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When fan engagement goes wrong

The 100, Shameless, and the unsustainable dynamics of social TV

Alycia Debnam-Carey (left) and Eliza Taylor on The 100
Alycia Debnam-Carey (left) and Eliza Taylor on The 100

Note: This article discusses plot details for the third season of The 100 and the sixth season of Shameless.

There are lots of reasons why the people who make television are interacting with their show’s fans more than ever. Networks and channels are encouraging showrunners and writers to live-tweet their shows, believing that it creates “engagement” that increases live viewing and makes it more likely that fans invest in the series in other ways. Networks and channels are also active on social media, retweeting fan responses and working to cultivate fan activity on their own. These points of contact between fans and the television industry are now something we take for granted. If you watch a television show, you can go on Twitter or Facebook and “engage” that television show in one way or another.

However, recent events regarding these points of engagement have highlighted new dynamics between the industry and its fans, particularly as it relates to fanbases comprised of marginalized groups. For fans of shows like The CW’s The 100 or Showtime’s Shameless who gravitate toward the shows based on their complex same-sex relationships, this form of engagement is part of the appeal. Showrunners like The 100’s Jason Rothenberg actively acknowledged and embraced the show’s queer fan base following reaction to the relationship between heroine Clarke (Eliza Taylor) and Lexa (Alycia Debnam-Carey), while Showtime retweeted fan art and made merchandise for “Gallavich” fans invested in Ian Gallagher’s (Cameron Monaghan) relationship with Mickey Milkovich (Noel Fisher) that began in Shameless’ first season. Beyond simply promoting the shows, social media engagement has also helped make fan bases that have been historically marginalized visible to those behind the scenes, creating direct lines of communication that stand alongside expanded representations on screen.

But this expanded engagement comes alongside a new form of responsibility, which is not yet fully defined but has come into sharp relief with these two examples in 2016. What happens to these new relationships when behind-the-scenes realities force the end of both of these relationships? What happens when the writers’ pragmatic—if inelegant at best, and seemingly blind to tropes that have dogged TV history at worst—decisions in response to those realities ostracize the same fans that were actively courted? And how are those who made those decisions supposed to interact with fans—now a strong expectation—who feel equal parts angry and betrayed? Put simply, how responsible should showrunners, writers, and networks be in circumstances where fans air their grievances in the same space where they have been encouraged to engage in the past?

The 100 has been a crash course in this 21st century problem for Rothenberg and his writing staff. Much has been written about the show’s decision to kill Lexa in “Thirteen,” but out of context the basic decision is highly defensible: Debnam-Carey was never in a position to sign a long-term contract with the show, having booked a role on Fear The Walking Dead before The 100’s second season—where she debuted—even aired, and thus long before her relationship with Clarke became a huge deal in queer fan communities online in the spring of 2015. It was clear from the show’s storytelling that Rothenberg and the writers responded to this queer relationship, and to Lexa’s place as a strong lesbian character alongside Clarke, newly established as a rare bisexual lead. But facing the probability that access to Debnam-Carey would be highly limited if not impossible moving forward, Rothenberg was fortunate to get access to the actress for a significant third season arc, and made the choice to use the character’s death as a key reveal in the show’s mythology.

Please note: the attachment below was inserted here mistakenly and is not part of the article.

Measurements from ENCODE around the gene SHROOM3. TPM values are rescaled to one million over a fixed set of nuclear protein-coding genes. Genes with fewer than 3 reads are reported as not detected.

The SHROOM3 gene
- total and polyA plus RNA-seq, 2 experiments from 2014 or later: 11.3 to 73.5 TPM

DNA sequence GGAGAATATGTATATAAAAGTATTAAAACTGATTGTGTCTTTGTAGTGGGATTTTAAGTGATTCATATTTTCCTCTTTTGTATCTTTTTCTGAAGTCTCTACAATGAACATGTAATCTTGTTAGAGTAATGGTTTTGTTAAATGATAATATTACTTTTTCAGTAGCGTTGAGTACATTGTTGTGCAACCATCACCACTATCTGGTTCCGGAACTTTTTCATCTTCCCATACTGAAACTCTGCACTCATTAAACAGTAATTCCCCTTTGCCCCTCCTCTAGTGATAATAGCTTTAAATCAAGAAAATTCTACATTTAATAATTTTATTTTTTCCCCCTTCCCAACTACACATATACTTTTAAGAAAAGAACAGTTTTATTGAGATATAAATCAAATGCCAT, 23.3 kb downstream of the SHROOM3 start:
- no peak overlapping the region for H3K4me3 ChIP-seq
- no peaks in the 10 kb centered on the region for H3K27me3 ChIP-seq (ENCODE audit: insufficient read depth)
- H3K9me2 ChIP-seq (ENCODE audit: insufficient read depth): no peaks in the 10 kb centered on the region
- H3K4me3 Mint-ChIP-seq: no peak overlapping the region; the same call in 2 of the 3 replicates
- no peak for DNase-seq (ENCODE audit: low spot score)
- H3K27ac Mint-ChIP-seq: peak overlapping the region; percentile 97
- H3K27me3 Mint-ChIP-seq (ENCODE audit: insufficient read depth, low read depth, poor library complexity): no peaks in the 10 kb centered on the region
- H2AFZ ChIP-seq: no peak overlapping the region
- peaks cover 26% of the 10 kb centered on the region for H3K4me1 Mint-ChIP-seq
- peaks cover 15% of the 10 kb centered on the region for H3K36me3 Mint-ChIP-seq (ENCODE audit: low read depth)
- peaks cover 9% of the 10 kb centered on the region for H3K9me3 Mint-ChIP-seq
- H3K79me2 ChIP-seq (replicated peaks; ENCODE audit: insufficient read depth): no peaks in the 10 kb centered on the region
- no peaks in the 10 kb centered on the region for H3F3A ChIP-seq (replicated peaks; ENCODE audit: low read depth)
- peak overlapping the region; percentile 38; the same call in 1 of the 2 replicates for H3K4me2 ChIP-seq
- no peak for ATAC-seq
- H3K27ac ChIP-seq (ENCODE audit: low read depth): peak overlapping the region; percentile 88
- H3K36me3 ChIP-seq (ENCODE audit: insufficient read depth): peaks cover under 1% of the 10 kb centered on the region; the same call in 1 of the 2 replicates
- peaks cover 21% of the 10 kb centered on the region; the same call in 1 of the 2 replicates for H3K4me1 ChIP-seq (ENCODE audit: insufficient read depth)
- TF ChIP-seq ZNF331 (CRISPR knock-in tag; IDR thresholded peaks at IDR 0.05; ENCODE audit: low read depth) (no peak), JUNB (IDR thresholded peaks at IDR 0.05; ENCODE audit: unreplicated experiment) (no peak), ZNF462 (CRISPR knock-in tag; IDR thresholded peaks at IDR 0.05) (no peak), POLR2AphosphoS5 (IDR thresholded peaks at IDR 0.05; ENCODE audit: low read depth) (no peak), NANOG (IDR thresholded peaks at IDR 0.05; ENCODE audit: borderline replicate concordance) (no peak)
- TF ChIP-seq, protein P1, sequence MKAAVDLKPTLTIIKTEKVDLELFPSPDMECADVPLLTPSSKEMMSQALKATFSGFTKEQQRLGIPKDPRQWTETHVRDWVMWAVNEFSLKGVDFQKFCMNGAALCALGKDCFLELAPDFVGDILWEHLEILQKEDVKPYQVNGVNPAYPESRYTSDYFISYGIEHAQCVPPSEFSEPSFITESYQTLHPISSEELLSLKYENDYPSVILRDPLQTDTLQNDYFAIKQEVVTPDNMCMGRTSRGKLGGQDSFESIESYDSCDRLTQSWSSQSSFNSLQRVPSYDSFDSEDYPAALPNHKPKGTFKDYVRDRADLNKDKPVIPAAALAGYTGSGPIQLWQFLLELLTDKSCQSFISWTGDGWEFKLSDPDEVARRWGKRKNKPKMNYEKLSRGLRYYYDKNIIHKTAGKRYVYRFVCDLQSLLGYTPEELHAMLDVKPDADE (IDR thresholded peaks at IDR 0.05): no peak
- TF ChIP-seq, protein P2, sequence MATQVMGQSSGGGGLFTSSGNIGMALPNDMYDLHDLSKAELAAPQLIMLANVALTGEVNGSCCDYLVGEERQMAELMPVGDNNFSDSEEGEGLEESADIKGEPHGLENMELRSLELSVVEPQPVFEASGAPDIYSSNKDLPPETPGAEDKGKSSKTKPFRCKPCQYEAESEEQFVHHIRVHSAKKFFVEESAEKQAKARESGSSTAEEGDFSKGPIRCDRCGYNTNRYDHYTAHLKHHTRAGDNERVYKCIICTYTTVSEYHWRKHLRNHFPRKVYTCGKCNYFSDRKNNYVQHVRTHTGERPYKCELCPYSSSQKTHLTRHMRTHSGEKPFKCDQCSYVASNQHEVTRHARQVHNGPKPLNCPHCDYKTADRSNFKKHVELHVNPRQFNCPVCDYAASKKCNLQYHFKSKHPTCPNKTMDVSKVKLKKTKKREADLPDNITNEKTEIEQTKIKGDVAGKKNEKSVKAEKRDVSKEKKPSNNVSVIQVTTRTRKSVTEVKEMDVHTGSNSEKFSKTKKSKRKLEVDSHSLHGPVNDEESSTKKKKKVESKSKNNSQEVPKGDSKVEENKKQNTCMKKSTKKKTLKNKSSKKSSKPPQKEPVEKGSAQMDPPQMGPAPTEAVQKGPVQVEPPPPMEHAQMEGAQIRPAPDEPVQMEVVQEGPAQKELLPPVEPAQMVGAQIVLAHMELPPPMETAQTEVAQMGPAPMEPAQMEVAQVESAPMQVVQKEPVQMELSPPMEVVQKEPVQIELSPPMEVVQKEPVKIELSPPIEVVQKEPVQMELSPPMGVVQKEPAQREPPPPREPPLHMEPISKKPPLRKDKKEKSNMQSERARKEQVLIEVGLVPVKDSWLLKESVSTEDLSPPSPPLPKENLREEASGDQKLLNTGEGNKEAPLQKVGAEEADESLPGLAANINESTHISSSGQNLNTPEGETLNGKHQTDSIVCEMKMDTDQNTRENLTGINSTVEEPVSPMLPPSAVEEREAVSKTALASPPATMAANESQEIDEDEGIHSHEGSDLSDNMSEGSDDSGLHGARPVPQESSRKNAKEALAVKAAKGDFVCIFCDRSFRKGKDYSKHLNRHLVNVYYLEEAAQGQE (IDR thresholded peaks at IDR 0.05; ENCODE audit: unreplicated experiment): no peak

It’s the type of problem solving that is necessary in television production, where circumstances like this—a key relationship built around one series regular and a recurring guest star who has no long-term contract—can be dictated more by behind-the-scenes forces than a writer’s specific storytelling instincts. But the stakes here proved to be higher than Rothenberg had realized for two key reasons. The first was that Lexa’s death was plotted and staged in such a way as to connect with the “Bury Your Gays” trope, which is so pervasive The Walking Dead added to the narrative just weeks later as if on cue. But as Variety’s Maureen Ryan and the show’s fans have observed, the other reason is that Rothenberg and the show’s writers had actively engaged with their queer fan base, logically embracing the show’s reputation for placing a same-sex relationship front and center, and continued doing so—sometimes in their own forums—even after setting in motion events that would confuse, anger, and eventually ostracize that very same fan base.

The complexities of this aftermath were not inevitable, and the ensuing conversation has said some important things about representation of LGBT characters and the specificity of experiencing those representations as an LGBT fan (which Rothenberg has since reflected on in an open letter to fans, and on a panel at WonderCon). But while there is no doubt that specific choices Rothenberg and others involved with the show made exacerbated fan anger, on a basic level this general conflict was unavoidable. The type of relationships that showrunners like Rothenberg are developing—and are encouraged to develop—with fans are not sustainable in the context of evolving, serialized television series. Ryan observes a good set of lessons to take away from this situation, including the common sense “don’t mislead fans or raise their hopes unrealistically,” but is that really in a showrunner’s control? As much as I support greater vigilance from Rothenberg and those like him, the only way to guarantee that you won’t mislead fans or raise their hopes is by not interacting with them at all, which runs counter to prevailing industry logic (and, in some cases, a personal desire to be connected to the audience). Barring outright announcing that Lexa would be dying and spoiling his own show (which was what Rothenberg and the writers looked to avoid by throwing fans off the scent of Lexa’s death), any engagement by Rothenberg could potentially mislead fans, meaning that nothing short of “not tweeting” could have entirely avoided the situation at hand.